On Tuesday, after months of buildup, Google announced an ambitious plan to take on Microsoft, Sony, and Nintendo with its own gaming platform.
It’s called Stadia, and when it launches later this year, it’ll let people play console-quality games through a web browser, smartphone, tablet, or Chromecast. Instead of requiring expensive console or PC hardware, Stadia will stream the games from Google’s servers, which will provide all the necessary computing power.
Google is not alone in pursuing game streaming. Microsoft is working on a streaming service called Project xCloud, while Sony and Nvidia have their own services in PlayStation Now and GeForce Now. Amazon is reportedly building a game streaming service as well, and they’re all being chased by a slew of startups such as Shadow and Parsec.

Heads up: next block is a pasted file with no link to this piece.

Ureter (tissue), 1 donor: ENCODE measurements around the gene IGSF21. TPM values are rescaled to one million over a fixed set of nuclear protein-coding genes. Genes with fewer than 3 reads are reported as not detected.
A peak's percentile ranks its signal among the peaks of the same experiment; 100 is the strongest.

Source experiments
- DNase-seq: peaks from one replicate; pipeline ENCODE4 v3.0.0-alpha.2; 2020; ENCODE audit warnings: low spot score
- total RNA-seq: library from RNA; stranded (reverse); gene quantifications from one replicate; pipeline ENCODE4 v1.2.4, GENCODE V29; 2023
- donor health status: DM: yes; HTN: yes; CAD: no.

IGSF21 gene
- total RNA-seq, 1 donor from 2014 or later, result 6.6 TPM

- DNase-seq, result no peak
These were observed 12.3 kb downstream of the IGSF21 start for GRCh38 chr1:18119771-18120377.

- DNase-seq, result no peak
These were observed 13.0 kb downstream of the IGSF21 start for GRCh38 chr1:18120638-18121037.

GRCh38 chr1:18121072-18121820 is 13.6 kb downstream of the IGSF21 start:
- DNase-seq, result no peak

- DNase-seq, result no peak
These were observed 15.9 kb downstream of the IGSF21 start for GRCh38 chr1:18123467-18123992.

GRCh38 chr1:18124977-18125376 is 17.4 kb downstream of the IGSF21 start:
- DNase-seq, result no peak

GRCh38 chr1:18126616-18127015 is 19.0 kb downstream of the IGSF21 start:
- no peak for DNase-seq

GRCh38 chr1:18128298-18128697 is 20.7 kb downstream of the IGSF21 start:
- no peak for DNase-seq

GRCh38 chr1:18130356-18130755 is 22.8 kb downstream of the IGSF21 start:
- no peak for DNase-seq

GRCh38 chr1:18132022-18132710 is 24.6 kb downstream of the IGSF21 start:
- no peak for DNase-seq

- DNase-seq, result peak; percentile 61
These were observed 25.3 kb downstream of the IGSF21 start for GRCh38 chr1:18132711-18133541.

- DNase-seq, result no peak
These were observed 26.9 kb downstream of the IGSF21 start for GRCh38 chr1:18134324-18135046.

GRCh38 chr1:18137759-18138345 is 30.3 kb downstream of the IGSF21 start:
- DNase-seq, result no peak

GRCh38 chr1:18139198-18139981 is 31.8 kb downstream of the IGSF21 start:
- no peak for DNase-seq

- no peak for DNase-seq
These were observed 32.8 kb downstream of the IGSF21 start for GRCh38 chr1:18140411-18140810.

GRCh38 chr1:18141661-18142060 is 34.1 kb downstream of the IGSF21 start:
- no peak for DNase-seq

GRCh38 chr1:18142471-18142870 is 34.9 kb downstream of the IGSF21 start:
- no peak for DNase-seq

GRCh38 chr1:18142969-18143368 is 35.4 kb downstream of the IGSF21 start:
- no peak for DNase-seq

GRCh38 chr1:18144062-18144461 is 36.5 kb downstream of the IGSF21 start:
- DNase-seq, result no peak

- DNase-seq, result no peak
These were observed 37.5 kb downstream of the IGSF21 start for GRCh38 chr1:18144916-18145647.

So far, though, Google is the only major player that seems to understand what a game streaming service needs to be successful. Either that, or it’s the only one that’s not afraid to raze the existing PC and console game business. Making a game like Assassin’s Creed Odyssey run on a phone or web browser is not enough. To win in game streaming, a company must be willing to build entirely new experiences that aren’t possible on a home console or PC. Only Google has committed to doing that.
Chasing the “Netflix of gaming”
Last August, I wrote a story arguing that Microsoft was well suited to become the “Netflix of gaming.” Microsoft already has a sprawling network of data centers and a cloud computing architecture in Azure, plus its business is increasingly geared toward selling subscriptions. Most importantly, Microsoft owns a growing stable of first-party game studios, which the company could use to build cloud-first gaming experiences.
But since I wrote that story, Microsoft has shown that it is deathly afraid of alienating its console gaming audience. Microsoft has been burned by pushing internet-only gaming before, and so the company has repeatedly stated in recent months that consoles and streaming will coexist as equals.